He was a junior Phi Beta Kappa at Columbia College, a graduate of Columbia Law School, and a member of the New York Bar before embarking in earnest on his acting career. Well known for many years as a popular New York acting teacher at HB Studio and in his private classes, Strimpell was also an accomplished actor, having played the title role in The Disintegration of James Cherry at Lincoln Center and appearing in such off Broadway plays as To Be Young Gifted and Black and The Exhaustion of Our Son’s Love. At the American Shakespeare Festival he appeared in plays with Katharine Hepburn, among others, including Antony and Cleopatra, All's Well That Ends Well, Romeo and Juliet, Twelfth Night, The Merry Wives of Windsor, and A Midsummer Night’s Dream. He also had featured parts in over a dozen films, including Fitzwilly, Death Play, Jenny, The Angel Levine, Act One, and Hester Street. He directed at the Mark Taper Forum in Los Angeles, and appeared there in Douglas Campbell's production of The Miser with Hume Cronyn and Jessica Tandy.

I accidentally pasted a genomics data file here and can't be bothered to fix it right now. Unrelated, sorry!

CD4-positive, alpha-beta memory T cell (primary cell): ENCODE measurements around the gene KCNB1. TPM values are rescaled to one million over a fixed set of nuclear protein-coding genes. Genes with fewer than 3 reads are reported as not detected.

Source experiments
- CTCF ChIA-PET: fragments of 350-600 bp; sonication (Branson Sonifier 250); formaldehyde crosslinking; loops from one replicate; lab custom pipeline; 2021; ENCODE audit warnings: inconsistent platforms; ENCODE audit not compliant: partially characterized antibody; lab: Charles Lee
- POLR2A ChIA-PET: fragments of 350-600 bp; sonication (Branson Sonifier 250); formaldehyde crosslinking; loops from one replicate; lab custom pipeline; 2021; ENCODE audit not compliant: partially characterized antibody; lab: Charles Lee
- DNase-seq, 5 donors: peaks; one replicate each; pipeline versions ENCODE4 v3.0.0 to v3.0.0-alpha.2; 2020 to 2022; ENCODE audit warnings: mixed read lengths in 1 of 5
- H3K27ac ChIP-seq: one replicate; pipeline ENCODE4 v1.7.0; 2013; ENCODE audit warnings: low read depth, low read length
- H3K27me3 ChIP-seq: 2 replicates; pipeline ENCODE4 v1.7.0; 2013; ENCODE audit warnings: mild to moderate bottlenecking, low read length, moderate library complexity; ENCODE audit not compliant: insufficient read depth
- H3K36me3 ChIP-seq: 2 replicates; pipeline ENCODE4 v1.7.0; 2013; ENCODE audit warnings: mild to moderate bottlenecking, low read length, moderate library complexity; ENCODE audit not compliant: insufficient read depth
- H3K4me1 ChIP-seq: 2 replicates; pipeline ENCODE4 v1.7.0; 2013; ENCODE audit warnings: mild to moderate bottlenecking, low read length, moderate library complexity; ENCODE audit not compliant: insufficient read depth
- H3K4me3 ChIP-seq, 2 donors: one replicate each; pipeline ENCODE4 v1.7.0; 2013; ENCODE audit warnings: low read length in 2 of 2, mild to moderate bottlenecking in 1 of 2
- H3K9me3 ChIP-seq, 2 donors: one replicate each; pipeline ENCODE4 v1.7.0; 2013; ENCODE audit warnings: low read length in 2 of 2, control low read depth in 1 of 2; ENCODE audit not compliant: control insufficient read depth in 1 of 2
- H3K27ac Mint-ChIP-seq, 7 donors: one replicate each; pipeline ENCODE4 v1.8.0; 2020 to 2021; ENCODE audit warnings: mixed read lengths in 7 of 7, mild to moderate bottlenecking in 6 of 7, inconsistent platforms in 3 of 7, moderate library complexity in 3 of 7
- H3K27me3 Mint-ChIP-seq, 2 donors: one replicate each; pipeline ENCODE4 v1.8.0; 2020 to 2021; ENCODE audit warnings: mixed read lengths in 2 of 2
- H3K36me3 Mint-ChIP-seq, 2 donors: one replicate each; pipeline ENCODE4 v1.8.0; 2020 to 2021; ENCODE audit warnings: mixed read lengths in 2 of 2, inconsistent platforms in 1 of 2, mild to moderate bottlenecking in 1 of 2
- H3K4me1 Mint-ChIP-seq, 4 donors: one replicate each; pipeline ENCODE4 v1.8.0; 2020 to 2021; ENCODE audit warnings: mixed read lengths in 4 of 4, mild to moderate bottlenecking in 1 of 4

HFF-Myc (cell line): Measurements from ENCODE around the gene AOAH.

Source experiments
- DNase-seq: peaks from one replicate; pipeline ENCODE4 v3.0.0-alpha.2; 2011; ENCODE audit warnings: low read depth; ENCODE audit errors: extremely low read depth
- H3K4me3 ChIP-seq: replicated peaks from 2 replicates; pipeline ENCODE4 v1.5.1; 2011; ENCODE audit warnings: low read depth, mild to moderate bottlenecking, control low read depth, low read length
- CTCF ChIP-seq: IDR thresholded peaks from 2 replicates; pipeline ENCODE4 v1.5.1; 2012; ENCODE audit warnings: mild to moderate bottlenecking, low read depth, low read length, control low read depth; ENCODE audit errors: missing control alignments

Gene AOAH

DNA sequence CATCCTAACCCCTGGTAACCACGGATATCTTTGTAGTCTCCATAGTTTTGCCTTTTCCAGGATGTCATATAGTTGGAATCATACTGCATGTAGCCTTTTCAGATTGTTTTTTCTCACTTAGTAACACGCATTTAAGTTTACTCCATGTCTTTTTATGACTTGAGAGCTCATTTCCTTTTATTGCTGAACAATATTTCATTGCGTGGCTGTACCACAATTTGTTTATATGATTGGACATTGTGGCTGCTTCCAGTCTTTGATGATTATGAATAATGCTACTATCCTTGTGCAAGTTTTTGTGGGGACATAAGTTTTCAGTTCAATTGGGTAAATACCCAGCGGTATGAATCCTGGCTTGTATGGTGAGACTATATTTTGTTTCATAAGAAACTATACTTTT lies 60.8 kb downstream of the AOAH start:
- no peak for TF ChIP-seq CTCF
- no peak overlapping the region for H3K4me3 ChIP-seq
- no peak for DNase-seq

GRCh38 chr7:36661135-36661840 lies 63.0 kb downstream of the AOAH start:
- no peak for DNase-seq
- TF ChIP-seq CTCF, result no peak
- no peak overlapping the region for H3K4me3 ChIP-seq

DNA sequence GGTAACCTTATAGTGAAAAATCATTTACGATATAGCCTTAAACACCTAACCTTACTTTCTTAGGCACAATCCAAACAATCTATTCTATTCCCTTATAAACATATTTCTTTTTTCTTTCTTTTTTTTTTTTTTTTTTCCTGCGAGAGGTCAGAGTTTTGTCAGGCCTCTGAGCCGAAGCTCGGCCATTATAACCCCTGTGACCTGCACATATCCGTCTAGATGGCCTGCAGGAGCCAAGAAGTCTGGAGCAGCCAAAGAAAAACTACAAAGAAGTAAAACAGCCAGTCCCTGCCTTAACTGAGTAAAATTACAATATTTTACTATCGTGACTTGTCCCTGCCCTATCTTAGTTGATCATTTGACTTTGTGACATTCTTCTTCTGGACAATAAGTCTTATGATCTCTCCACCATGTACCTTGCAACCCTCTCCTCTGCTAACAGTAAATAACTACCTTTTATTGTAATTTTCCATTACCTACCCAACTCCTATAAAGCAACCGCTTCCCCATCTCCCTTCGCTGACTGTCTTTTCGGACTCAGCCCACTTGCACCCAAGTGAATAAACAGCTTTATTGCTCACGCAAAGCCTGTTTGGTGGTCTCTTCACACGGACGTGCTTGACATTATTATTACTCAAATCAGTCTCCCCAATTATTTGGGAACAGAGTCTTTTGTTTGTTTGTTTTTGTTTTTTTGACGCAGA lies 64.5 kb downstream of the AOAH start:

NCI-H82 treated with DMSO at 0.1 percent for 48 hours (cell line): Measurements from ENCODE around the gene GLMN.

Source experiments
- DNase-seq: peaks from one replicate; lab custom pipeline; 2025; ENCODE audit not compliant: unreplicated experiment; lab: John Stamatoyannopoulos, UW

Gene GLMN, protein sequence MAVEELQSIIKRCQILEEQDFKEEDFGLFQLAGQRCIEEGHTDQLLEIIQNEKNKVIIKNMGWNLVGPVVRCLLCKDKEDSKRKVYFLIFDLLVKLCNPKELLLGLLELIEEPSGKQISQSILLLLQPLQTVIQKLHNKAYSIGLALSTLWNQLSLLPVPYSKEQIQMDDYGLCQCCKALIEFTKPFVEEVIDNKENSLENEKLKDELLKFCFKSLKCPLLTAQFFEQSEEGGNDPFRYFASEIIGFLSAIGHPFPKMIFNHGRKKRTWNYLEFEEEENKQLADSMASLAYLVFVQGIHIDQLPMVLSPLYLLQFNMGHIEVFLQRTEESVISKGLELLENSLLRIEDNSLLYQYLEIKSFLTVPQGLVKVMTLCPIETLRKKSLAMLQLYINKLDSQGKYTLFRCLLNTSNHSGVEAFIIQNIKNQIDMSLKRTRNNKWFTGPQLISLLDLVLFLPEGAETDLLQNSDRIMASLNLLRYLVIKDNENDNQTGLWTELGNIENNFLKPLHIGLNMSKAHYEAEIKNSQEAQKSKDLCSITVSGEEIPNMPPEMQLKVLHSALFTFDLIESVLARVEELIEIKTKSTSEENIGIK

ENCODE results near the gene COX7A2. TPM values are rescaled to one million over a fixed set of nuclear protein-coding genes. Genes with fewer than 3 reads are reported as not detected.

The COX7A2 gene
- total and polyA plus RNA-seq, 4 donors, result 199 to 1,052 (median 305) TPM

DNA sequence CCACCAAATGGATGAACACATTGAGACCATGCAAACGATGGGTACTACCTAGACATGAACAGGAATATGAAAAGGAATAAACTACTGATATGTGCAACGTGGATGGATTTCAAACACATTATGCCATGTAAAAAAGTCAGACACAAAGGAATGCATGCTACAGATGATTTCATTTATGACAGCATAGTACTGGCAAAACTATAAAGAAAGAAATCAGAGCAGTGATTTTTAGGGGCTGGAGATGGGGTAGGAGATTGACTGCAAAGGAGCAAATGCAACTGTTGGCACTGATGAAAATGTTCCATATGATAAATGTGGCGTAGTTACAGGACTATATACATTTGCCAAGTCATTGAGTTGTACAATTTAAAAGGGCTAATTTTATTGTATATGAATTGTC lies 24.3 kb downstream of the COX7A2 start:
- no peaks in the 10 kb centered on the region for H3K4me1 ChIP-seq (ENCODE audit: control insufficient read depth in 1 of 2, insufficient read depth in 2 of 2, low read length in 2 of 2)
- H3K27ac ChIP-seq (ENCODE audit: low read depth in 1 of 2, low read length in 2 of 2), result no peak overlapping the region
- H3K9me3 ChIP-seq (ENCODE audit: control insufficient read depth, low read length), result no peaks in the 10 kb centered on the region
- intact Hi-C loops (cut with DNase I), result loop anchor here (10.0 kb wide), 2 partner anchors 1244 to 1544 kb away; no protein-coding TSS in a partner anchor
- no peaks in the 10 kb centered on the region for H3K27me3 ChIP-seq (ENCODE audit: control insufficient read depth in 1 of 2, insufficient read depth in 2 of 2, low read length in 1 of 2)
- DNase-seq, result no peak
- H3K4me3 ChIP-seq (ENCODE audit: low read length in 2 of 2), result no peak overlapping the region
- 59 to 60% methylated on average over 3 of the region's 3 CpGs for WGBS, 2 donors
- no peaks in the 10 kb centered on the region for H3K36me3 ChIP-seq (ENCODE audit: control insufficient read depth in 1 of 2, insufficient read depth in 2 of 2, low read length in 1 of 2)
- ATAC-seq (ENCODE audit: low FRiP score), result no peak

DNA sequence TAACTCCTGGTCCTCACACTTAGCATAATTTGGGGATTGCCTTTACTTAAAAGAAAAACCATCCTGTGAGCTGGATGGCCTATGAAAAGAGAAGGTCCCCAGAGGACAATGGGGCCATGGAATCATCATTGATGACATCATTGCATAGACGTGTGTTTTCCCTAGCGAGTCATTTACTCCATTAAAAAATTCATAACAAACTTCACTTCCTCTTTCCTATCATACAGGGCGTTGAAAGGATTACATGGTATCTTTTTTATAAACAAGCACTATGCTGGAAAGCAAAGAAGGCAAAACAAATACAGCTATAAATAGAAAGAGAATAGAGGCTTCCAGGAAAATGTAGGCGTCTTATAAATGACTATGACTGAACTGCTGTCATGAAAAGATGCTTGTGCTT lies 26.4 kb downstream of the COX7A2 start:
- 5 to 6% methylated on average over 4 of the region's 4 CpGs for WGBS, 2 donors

His most famous film role may have been in the 1967 CBS comedy series Mister Terrific, in which he played Stanley Beamish, an innocent gas station attendant, who morphed into the title character, a superhero with an ability to fly. Although the series lasted only one season, it had a second life as a cult favorite. Strimpell's personal account of his experiences doing Mr. Terrific appears in a long article, "The amazing Mr. Terrific: How TV actor Stephen Strimpell Survived the ‘Flying Harness’ and Other Inane Hollywood Inventions"
- Columbia College: obituaries 1954 retrieved 25 July 2010
- IMDB Retrieved 25 July 2010
- Outre 29, 2001; excerpt on website found 2009-02-11